In act one scene one Mama’s two cents goes a little like this: “I aint meddling – I just noticed all last week he had cold cereal, and when it starts getting this chilly in the fall a child ought to have some hot grits or something when he goes out in the cold.” In this scene Mama is attempting to stick in her opinion about the way Ruth is raising Travis. However, her two cents were wanted and needed just as much as the two cents that came from Beneatha and Walter in the examples above. “Well, I always wanted me a garden like I used to see sometimes at the back of the houses down home.” Mama says in act one scene one proving that she too has some dreams and goals like the others in the house. “Me and your father went to trouble to get you and Brother to church every Sunday.” Mama tells Beneatha in act one scene one letting her know that she has given effort in attempt to raise her children
The symbolism in, “The Jacket” supports the overarching theme: Be grateful for what is given. The boy in the story is ungrateful for the jacket his mother got for him so Soto is trying to get the point across that one should be grateful for what one is given because some people aren’t as fortunate. A person can’t be upset about what they have when there are other people who aren’t blessed enough to have it, beggars can’t be choosers. In the story, “The Jacket” Soto states, “I showed the cracks to my mother, who always seemed to be at the stove with steamed up glasses, and she said that there were children in Mexico who would love that jacket.” The mother feels that everyone should be grateful because people in other countries or cities might not have much to be grateful for. Even though one doesn’t particularly like or enjoy something, it doesn’t mean that they shouldn’t treat it with respect or care about it.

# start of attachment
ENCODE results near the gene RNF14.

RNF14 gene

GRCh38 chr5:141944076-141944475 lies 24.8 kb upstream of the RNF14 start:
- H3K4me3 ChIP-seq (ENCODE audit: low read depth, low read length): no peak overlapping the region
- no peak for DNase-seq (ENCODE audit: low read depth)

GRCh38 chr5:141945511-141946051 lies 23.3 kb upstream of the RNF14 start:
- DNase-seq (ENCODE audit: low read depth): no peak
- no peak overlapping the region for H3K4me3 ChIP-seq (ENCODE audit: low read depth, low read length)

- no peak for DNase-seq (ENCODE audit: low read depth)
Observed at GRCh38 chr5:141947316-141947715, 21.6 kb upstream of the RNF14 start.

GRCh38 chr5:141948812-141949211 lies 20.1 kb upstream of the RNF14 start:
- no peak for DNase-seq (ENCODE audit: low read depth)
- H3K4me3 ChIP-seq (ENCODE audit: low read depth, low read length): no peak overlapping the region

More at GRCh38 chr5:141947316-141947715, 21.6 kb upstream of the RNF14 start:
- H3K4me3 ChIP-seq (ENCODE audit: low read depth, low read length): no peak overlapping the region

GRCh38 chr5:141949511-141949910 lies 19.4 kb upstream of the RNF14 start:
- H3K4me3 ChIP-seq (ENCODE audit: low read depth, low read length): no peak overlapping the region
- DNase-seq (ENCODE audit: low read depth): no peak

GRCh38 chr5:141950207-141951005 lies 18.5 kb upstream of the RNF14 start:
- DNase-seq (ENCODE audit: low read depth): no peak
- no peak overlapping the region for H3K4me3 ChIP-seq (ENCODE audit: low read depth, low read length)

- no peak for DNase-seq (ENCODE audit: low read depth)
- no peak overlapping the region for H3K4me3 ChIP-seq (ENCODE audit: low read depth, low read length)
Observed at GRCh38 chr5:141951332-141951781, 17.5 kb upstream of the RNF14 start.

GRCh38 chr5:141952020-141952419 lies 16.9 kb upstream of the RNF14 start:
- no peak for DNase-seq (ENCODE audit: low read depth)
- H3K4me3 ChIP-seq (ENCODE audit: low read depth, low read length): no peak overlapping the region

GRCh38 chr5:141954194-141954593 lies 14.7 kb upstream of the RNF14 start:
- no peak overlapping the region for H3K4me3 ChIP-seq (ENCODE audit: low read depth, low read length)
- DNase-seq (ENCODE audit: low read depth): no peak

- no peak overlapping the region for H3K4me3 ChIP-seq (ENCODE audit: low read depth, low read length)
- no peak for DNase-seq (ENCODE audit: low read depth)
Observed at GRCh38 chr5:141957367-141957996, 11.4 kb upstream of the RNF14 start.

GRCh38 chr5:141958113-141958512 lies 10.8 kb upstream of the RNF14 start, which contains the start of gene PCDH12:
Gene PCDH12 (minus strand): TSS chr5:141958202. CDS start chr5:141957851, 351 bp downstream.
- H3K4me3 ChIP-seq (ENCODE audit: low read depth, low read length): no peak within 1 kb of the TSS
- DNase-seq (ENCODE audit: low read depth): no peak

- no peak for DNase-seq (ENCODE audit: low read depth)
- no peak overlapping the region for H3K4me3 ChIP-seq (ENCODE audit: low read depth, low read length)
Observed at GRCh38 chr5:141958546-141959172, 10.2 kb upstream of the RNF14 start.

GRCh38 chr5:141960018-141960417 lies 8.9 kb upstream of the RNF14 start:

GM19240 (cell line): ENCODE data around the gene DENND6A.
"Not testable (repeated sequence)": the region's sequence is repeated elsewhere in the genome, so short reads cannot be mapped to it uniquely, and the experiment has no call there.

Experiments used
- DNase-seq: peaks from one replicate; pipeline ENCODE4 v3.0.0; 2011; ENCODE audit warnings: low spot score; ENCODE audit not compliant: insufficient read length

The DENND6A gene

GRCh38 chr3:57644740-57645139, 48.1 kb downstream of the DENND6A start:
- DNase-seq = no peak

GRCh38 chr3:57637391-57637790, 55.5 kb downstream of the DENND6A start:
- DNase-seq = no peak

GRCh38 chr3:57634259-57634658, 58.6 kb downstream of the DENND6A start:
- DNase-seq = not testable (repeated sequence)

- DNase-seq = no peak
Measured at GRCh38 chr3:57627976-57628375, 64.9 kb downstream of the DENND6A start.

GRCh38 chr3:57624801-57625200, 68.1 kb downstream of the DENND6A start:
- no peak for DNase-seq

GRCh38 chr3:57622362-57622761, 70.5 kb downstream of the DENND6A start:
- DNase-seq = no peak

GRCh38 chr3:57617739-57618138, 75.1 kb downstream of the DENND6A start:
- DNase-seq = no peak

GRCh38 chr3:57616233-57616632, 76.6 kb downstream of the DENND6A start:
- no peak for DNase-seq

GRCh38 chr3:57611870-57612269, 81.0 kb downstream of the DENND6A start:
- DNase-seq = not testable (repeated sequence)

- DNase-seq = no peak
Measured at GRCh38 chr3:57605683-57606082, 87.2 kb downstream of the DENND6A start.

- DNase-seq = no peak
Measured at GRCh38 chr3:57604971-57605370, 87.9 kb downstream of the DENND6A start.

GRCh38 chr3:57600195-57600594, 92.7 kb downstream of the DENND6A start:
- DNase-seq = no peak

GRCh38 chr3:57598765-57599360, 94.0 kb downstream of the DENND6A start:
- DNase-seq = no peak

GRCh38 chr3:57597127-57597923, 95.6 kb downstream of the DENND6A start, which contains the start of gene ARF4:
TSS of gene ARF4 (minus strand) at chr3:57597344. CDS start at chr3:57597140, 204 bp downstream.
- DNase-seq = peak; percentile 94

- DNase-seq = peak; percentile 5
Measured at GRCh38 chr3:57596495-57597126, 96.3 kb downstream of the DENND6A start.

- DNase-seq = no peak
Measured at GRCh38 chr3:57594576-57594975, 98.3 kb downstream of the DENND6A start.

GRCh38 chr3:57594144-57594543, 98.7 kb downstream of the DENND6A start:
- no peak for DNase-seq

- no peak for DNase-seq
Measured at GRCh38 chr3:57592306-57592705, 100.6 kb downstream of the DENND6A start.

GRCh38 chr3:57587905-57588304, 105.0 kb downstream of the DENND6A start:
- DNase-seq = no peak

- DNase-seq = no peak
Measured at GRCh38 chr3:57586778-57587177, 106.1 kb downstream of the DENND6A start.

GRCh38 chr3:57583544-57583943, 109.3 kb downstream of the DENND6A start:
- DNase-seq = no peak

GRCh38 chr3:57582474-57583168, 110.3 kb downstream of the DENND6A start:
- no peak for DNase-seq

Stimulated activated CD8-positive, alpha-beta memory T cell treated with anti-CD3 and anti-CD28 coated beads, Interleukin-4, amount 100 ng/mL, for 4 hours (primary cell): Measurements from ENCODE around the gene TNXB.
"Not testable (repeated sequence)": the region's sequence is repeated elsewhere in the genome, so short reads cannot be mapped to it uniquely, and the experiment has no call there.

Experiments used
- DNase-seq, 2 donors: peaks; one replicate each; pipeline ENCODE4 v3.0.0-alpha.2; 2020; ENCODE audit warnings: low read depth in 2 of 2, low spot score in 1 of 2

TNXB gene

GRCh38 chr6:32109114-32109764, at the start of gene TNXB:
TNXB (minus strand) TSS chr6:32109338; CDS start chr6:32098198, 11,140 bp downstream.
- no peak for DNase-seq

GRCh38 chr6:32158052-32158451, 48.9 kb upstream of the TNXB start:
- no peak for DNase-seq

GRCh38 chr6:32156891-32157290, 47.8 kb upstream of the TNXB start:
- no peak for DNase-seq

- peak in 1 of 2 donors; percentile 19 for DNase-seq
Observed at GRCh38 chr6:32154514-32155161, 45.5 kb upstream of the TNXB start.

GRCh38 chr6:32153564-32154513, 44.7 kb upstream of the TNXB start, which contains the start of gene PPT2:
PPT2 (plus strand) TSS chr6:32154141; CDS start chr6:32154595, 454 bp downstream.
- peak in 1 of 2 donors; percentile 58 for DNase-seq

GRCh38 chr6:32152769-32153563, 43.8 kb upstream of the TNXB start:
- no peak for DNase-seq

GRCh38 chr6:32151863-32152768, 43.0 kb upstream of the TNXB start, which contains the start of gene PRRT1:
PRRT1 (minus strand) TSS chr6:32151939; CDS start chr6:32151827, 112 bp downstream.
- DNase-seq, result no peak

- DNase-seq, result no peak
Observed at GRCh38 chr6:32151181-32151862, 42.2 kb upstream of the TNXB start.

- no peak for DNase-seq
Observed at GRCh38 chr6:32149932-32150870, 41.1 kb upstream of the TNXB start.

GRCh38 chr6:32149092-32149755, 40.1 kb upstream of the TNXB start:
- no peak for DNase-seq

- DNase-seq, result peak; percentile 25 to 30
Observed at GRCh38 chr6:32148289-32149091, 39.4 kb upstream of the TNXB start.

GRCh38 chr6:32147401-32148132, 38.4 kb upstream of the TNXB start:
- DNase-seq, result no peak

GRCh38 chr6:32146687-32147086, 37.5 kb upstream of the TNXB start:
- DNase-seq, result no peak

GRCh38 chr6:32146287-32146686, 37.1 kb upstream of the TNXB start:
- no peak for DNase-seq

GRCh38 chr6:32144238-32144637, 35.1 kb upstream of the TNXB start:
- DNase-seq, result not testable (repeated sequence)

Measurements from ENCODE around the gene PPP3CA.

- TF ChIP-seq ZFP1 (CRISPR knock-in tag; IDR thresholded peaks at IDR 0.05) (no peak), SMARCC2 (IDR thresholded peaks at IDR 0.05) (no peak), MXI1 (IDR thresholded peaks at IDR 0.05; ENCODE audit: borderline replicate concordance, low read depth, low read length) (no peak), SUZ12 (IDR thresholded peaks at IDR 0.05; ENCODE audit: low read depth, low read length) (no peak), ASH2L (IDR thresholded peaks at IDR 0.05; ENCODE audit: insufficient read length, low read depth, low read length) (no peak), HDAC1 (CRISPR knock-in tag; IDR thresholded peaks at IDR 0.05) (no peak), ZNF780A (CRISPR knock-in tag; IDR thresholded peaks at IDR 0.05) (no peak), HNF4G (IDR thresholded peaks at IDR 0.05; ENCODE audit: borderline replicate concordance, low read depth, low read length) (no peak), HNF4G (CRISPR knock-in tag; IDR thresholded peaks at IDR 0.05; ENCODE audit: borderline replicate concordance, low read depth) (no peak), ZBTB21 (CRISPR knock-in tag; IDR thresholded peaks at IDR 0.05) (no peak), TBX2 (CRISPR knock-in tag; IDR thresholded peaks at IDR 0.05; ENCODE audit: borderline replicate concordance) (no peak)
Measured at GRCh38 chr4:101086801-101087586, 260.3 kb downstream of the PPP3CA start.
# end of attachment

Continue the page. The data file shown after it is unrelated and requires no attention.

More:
But as she walks up to the post office there were multiple people standing there, and when she went to drop off her letter she accidentally dropped one onto the ground. One of the people standing there picked it up and gave it to the person on the envelope. Later Miss Strangeworth receives a not that said, “Look out at what used to be your roses.” This was a great example of the theme, that darkness hides in everyone. It also demonstrates to the reader that darkness cannot go away with just human
He did not take off his jacket, to begin; he immediately moved to pour a glass of whiskey after walking into the house, kissing Mary as he did so. He told his wife that he needed to tell her something, that she might want to sit down when he did so. The news he requested Mary listen to was this: he wanted to leave Mary for another woman’s love, he wanted to divorce her. Not being able to believe this statement, Mary retreated into a state of shock, saying she would fetch the meat to cook dinner. She hoped that if she acted as if nothing happened, the information wouldn’t be true, the suddenly serious tone of the night would lift.